Reviews

18 Sep 2006 // 8:00 AM

Russian Circles: Enter

A massively heavy instrumental album that packs more sonic oomph into one song than most bands can muster in a career

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18 Sep 2006 // 6:00 AM

Sound Advice: Play Anything

Yeah, it's intriguing to hear Sam Cooke blend into the Bangles, but it's not the best way to spend an hour.

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18 Sep 2006 // 4:00 AM

Eux Autres: Hell Is Eux Autres

Reissue gives brilliantly hooky pop band a second crack at a larger audience, and it's well worth it.

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Various Artists: Irie Reggae Hits: Best of Dancehall

Document of a near-dead genre, this is a timecapsule at most.

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Studio 60 on the Sunset Strip

Studio 60 on the Sunset Strip plays a lot like a lip-glossed The West Wing. Not a bad thing necessarily, but not a radical rethinking of primetime TV either.

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Maneja Beto: Accidentes de Longitud y Latitud

Manejo Beto proves that too many ideas can wind up being too much of a potentially good thing.

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The Bennie Maupin Ensemble: Penumbra

Like a heavily coiled snake, bass clarinettist Bennie Maupin's latest will hypnotise you, encircle you and bite.

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18 Sep 2006 // 12:00 AM

Track of the Cat (1954)

The film traps the viewer inside the cabin with the family one minute, then out in the snow the next, watching the windows and waiting.

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The Plot: The Secret Story of the Protocols of the Elders of Zion

Will Eisner's story shows the negative influence that this document has had in countries all over the world.

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The Road by Cormac McCarthy

McCarthy takes a style that's always had a tilt towards the gothic and gives it free reign as he follows a father and son diligently struggling across a blasted and dead countryside that seems to have once been America.

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Lionel Richie: Coming Home

Coming Home is an album that even Lionel Richie fans might dismiss. Though there are glimmers of substance, an album cannot stand on just two or three pretty good tracks

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18 Sep 2006 // 12:00 AM

Mastodon: Blood Mountain

Mastodon is on the cusp of something huge, with a hotly anticipated CD that threatens to turn metal on its ear and bring another underground sound to the mainstream in the process.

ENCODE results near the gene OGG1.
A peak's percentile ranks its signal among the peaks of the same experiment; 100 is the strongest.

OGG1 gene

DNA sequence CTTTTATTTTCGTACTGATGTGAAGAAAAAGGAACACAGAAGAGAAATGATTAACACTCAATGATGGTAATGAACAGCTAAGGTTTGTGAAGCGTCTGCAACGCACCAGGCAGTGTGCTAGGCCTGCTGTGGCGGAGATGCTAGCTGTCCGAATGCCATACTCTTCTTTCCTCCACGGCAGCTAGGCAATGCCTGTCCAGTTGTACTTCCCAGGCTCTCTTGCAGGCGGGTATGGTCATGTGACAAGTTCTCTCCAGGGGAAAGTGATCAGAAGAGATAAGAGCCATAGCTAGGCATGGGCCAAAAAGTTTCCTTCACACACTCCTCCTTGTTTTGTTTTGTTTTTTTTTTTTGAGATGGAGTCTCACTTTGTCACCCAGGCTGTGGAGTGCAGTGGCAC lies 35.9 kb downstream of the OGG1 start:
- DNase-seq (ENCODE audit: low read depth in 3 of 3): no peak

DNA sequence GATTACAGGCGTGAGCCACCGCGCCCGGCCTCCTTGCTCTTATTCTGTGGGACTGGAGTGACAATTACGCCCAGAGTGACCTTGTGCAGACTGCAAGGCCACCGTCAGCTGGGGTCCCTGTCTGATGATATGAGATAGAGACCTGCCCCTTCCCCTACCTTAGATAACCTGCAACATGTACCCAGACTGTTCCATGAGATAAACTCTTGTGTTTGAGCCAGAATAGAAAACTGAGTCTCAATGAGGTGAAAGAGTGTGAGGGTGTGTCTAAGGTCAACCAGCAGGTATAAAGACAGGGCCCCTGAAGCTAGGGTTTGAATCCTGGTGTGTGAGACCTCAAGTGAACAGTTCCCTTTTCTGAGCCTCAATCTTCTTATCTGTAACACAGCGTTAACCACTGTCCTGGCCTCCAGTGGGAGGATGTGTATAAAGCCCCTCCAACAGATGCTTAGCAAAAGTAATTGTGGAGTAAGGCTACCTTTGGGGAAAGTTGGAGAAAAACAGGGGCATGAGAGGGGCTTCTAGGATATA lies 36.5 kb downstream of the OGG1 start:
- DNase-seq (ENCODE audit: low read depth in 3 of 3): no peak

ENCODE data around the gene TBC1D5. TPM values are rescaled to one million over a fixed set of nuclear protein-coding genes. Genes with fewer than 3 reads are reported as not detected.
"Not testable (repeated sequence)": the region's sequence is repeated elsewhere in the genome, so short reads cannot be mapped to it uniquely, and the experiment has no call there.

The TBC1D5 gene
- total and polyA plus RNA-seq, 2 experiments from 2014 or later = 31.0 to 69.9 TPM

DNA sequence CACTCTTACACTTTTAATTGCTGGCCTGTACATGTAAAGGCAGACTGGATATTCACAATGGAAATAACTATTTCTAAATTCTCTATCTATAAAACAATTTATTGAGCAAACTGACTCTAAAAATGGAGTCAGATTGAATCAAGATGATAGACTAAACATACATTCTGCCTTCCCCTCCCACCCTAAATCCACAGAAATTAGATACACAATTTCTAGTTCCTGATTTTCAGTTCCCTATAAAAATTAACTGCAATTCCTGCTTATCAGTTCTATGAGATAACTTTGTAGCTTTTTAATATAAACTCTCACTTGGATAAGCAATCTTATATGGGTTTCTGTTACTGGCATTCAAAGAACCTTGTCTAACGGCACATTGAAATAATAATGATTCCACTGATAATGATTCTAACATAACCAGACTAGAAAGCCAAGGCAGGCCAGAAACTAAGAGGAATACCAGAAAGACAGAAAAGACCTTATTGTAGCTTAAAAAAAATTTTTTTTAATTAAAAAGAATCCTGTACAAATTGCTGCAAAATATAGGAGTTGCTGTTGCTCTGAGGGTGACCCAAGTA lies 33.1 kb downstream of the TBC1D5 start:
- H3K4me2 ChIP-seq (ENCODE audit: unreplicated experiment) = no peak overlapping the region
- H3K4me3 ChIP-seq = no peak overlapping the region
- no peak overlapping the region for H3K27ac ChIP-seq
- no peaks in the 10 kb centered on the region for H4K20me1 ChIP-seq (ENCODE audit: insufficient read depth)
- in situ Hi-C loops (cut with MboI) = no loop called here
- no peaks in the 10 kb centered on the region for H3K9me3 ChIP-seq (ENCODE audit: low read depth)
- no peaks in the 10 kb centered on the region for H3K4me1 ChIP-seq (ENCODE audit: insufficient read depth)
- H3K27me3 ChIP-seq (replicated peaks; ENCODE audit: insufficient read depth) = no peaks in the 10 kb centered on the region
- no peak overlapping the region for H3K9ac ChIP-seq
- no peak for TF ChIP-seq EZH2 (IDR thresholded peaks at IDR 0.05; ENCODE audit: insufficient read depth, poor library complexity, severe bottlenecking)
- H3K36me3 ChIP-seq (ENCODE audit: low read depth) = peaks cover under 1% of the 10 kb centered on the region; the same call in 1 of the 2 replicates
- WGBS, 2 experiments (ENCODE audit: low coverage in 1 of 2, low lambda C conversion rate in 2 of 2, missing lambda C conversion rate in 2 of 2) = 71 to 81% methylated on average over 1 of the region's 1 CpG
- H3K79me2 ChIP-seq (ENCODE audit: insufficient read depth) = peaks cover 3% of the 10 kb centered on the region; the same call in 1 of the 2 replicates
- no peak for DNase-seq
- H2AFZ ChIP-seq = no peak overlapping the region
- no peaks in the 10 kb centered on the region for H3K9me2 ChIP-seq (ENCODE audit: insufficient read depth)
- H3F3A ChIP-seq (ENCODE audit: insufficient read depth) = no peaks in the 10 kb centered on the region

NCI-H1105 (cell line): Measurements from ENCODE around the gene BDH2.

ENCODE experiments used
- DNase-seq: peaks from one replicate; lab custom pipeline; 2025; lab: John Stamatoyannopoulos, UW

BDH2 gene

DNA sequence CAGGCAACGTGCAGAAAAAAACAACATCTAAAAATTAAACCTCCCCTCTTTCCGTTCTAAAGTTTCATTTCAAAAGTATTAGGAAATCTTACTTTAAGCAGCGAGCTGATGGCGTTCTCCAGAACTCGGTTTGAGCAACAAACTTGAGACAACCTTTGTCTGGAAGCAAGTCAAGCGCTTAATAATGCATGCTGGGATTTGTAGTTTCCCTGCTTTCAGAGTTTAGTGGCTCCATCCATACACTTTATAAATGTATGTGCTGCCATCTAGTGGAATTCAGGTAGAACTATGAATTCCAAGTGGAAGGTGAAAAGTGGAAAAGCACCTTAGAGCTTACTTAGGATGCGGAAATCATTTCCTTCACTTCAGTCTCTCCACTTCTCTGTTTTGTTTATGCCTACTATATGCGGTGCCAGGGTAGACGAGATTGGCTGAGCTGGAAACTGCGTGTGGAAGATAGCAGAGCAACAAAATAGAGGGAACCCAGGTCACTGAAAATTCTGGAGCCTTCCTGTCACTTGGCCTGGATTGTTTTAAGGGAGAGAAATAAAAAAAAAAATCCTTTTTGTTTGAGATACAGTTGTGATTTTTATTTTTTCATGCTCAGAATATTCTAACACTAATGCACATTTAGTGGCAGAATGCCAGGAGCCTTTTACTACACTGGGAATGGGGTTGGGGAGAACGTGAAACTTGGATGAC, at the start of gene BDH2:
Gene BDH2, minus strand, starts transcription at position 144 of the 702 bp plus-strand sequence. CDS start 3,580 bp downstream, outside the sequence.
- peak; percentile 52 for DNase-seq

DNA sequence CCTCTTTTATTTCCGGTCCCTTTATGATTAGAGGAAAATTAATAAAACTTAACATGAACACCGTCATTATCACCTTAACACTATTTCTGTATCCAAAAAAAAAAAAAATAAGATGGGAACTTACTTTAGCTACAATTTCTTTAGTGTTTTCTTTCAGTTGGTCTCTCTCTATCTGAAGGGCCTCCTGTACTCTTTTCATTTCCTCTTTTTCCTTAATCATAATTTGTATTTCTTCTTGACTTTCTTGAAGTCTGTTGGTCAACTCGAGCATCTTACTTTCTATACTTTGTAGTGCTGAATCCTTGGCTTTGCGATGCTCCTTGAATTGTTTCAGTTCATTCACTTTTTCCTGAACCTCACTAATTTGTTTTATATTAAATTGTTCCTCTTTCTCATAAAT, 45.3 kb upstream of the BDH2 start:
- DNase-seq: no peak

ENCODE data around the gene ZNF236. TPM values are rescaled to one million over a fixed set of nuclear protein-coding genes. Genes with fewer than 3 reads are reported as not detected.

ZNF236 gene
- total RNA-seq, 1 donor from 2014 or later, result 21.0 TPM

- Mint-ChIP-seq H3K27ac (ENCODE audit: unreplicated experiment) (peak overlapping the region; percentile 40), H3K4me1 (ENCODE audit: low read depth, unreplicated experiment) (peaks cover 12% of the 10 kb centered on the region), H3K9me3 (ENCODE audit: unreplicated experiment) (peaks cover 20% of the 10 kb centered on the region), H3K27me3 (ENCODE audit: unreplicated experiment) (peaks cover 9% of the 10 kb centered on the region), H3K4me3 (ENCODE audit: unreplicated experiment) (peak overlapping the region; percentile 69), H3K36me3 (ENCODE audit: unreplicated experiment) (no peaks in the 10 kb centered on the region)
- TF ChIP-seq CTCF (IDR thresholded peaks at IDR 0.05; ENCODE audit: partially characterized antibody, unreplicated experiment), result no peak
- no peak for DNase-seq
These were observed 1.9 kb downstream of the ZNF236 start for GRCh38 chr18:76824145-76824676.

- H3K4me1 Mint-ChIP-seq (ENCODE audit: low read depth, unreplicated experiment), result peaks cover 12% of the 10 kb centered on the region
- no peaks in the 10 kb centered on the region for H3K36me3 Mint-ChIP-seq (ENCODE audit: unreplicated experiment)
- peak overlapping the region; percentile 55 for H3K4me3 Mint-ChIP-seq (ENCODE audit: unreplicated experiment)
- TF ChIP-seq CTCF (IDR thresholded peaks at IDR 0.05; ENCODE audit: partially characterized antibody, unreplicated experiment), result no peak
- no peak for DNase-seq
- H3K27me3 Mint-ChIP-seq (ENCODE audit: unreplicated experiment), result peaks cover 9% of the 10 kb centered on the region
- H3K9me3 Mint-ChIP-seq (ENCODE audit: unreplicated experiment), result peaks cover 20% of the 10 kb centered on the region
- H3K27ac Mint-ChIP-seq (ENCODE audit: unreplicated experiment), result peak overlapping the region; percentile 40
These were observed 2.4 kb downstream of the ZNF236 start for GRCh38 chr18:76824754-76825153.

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Serving in Silence: Colonel Margarethe Cammermeyer (2006)

A well-meaning and well-done story of one woman's crusade against an unjust practice.

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Sigur Rós: Saeglópur

The unique falsetto vocalizations and the sometimes starkly minimal, often breathtakingly beautiful, and always sweepingly unearthly signature soundscapes are back.

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¡Forward, Russia!: Give Me a Wall

The band is best in small doses, and could use some development; but this post-punk Bloc Party fallout compensates with plenty of aggression

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Darrell Scott: The Invisible Man

Scott remains defiant in the face of the uncaring world, wearing that Sisyphus mask with panache and style.

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18 Sep 2006 // 12:00 AM

Stutter: Stutter

Glam-pop for the summertime 1980s retro-waver.

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18 Sep 2006 // 12:00 AM

Bluebottle Kiss: Doubt Seeds

If you're ready to put in the effort to understand and really engage with this music, its depth can be rewarding indeed.

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18 Sep 2006 // 12:00 AM

Various Artists: Panama!

Panama! doesn't have the feeling of infinite riches that compilations from larger countries such as Brazil sometimes achieve, but it's still a solid effort.

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15 Sep 2006 // 4:00 PM

Golden Smog

The Fifty-Quid-Bloke is in the ascendancy, and Kraig Johnson (Run Westy Run), Dan Murphy (Soul Asylum), and the Jayhawks' Gary Louris and Marc Perlman are here to greet him.

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More Recent Reviews
//Mixed media
//Blogs

Double Take: 'The Public Enemy' (1931)

// Short Ends and Leader

"Maybe The Public Enemy is a swell dish. Or maybe it ain't so tough. The Steves take on the classic tale of beer and blood.

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